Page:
What fixed this was redesigning the piping to put the flashing back in the tower as per the original unit design and take away the source of the vibration.

Case #4: Thermal cycling

My favorite example of extreme thermal cyclic loading comes from a delayed coker unit. When switching drums, quench water was added to cool the drum about to be emptied through the drum feed line. The procedure said to wait until it had cooled some, but because time is money, this wasn’t followed. Ambient-temperature water would be dumped into the feed line running up the side of the coker while it was still almost at full operating temperature.

When this flashed to steam, it would cause the line to jump 3 to 6 feet. That’s right – feet! As you can imagine, fatigue failures were common wherever the line was fixed and at certain welded joints.

Bonus Case: De Havilland DH106 Comet

As well as my personal examples above, some famous failure cases are responsible for our current understanding of fatigue. I want to take a quick look at one you may not have heard of but that drastically changed our understanding of fatigue and how aircraft are designed and tested.

The De Havilland DH106 Comet was the world’s first production commercial jet airliner and went into service in 1952. It featured Ghost turbojet engines buried in the wing roots, a pressurized cabin, and large square windows. Anyone else thinking stress risers yet?

Within a year of the Comet entering service, problems started to emerge. Three Comet airplanes crashed in 12 months in highly publicized accidents after seemingly breaking apart in flight. Two of these crashes were found to be due to metal fatigue, a mechanism that was not well understood at the time. De Havilland withdrew the Comets from service and did some extensive full-scale loading testing that included things like flexing the wings and putting the cabin through pressure cycles. Skin rivet issues existed, but what they soon found was that the real issues were the stress risers created at squared-off windows and other openings. They made the changes to eliminate these issues, as well as set up inspection intervals for areas identified as risky by the full-scale cyclic loading testing.

De Havilland never recovered its civilian market share (no one trusted them anymore, even with the changes) after these crashes, but Boeing and other competitors paid attention and made changes to their designs before putting them into production. This accident is also what led to the requirement that all new plane designs need to go through full-scale fatigue testing as part of getting approval.

As an aside, military versions of the “new and improved” Comet flew until 1997 without significant incident.

How do we fix fatigue? Well, the favorite answer I get from mechanical engineers is to add stiffeners, and make it more rigid! Does that work? Seldom. Most of the time, not at all. It either moves the failure to another location in the assembly or may buy a little more time in terms of the stiffener will fail first. From what I have seen, not addressing or isolating the root cause of the vibrations tends to be only a temporary fix.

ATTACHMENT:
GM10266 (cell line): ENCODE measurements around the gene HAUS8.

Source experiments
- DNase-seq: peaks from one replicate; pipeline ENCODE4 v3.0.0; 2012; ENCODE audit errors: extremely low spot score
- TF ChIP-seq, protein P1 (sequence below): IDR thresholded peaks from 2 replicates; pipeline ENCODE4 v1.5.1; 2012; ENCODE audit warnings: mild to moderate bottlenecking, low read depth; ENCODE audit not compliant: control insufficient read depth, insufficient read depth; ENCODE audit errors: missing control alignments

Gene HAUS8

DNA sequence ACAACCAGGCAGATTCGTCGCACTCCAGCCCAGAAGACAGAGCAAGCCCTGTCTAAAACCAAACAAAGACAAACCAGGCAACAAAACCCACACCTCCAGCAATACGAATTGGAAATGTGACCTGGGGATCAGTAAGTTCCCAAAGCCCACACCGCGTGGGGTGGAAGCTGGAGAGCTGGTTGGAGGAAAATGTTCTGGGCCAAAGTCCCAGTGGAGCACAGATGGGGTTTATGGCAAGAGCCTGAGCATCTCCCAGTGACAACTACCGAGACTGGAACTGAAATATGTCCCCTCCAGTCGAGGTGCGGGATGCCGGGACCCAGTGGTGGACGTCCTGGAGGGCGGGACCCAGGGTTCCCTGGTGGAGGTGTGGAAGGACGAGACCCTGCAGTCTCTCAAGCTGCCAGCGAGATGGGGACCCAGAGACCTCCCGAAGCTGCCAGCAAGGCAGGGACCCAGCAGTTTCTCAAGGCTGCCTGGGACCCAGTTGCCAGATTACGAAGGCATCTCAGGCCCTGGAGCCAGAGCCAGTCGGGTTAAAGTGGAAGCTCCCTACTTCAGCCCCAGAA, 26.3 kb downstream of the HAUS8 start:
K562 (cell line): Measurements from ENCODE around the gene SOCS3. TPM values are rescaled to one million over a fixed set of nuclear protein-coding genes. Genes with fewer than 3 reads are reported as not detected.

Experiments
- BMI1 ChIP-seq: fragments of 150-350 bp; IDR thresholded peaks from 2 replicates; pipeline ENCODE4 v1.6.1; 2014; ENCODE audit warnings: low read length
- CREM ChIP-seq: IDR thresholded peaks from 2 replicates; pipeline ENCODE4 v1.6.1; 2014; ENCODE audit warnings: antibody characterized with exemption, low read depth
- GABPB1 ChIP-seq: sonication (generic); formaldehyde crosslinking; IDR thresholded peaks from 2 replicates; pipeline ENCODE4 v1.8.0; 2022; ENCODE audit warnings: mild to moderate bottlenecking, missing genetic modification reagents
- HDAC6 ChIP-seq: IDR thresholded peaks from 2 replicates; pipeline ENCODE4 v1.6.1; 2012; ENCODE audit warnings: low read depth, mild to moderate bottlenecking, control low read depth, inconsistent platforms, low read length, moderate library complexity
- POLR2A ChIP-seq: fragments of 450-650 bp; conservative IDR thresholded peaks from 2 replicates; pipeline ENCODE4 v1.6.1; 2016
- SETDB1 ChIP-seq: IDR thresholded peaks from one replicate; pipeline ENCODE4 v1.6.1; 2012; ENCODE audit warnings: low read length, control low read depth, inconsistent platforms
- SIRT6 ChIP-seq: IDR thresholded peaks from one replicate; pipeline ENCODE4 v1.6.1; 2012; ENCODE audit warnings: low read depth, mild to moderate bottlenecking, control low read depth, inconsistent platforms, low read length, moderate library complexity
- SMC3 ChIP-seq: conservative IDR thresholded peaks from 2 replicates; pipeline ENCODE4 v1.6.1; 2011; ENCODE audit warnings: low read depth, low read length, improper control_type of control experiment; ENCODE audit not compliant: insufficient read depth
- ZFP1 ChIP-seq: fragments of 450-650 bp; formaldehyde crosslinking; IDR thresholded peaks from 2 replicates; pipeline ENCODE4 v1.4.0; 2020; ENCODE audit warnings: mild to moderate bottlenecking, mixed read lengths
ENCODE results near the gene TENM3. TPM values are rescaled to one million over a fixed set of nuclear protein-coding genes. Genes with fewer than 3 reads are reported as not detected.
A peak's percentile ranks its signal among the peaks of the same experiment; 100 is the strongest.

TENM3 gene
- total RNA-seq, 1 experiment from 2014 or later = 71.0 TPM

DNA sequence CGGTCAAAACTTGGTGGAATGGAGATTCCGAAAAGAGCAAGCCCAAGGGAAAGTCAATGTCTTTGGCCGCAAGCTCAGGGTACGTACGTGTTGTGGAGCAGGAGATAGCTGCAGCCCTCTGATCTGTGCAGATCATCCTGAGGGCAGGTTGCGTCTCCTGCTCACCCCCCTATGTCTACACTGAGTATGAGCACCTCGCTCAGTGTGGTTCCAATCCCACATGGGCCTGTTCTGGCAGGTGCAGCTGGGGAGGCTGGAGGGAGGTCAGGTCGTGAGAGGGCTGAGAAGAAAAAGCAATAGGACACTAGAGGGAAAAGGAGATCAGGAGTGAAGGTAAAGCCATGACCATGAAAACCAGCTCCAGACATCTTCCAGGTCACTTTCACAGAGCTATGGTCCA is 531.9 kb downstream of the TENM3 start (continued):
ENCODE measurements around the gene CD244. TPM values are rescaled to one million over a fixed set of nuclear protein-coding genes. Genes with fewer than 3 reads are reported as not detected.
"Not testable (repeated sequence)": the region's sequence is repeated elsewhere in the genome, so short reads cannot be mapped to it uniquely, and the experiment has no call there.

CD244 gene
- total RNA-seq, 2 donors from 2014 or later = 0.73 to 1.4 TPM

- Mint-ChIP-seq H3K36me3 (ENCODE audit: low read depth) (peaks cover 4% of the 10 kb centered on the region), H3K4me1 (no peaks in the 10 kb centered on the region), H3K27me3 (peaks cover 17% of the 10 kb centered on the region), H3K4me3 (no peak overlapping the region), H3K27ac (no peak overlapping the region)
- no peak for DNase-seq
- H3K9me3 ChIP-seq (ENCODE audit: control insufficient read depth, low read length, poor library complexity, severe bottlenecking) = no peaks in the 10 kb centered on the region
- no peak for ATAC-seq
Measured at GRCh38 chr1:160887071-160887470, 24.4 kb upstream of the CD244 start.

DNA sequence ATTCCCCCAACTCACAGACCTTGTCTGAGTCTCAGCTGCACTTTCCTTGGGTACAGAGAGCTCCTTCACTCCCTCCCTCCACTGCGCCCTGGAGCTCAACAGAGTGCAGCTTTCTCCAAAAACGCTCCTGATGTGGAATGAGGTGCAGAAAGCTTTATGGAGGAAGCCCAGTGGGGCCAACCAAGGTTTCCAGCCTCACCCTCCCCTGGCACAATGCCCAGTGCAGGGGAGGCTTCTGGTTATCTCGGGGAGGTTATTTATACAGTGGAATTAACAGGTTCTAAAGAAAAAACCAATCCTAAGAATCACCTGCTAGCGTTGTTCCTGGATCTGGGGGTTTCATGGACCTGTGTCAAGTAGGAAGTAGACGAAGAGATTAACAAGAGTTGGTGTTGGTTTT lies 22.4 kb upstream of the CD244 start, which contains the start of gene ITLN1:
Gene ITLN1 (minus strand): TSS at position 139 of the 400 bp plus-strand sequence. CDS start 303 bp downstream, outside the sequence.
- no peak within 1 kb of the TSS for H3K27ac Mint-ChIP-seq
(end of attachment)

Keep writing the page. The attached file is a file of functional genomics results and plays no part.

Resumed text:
Finite element analysis (FEA) and fatigue life assessments can help, when applied properly, with all data, by engineers/consulting firms that know what they are doing. When done correctly, it is also a big help for the inspector in identifying where fatigue cracking is most likely to start and how many cycles it will likely take to fail. Combine that information into an inspection plan, and you know when to apply an inspection and at what location. It can also help with an actual fix by re-engineering the system if it is cost-effective.

Remember, when you get fatigued, you can fall down. When the process pipe gets fatigued, it can blow up.

Comments and Discussion

There are no comments yet.

Add a Comment

Please log in or register to participate in comments and discussions.

Inspectioneering Journal

Explore over 20 years of articles written by our team of subject matter experts.

Company Directory

Find relevant products, services, and technologies.

Training Solutions

Improve your skills in key mechanical integrity subjects.

Case Studies

Learn from the experience of others in the industry.


Inspectioneering's index of mechanical integrity topics – built by you.

Industry News

Stay up-to-date with the latest inspection and asset integrity management news.


Read short articles and insights authored by industry experts.

Expert Interviews

Inspectioneering's archive of interviews with industry subject matter experts.

Event Calendar

Find upcoming conferences, training sessions, online events, and more.


Downloadable eBooks, Asset Intelligence Reports, checklists, white papers, and more.

Videos & Webinars

Watch educational and informative videos directly related to your profession.


Commonly used asset integrity management and inspection acronyms.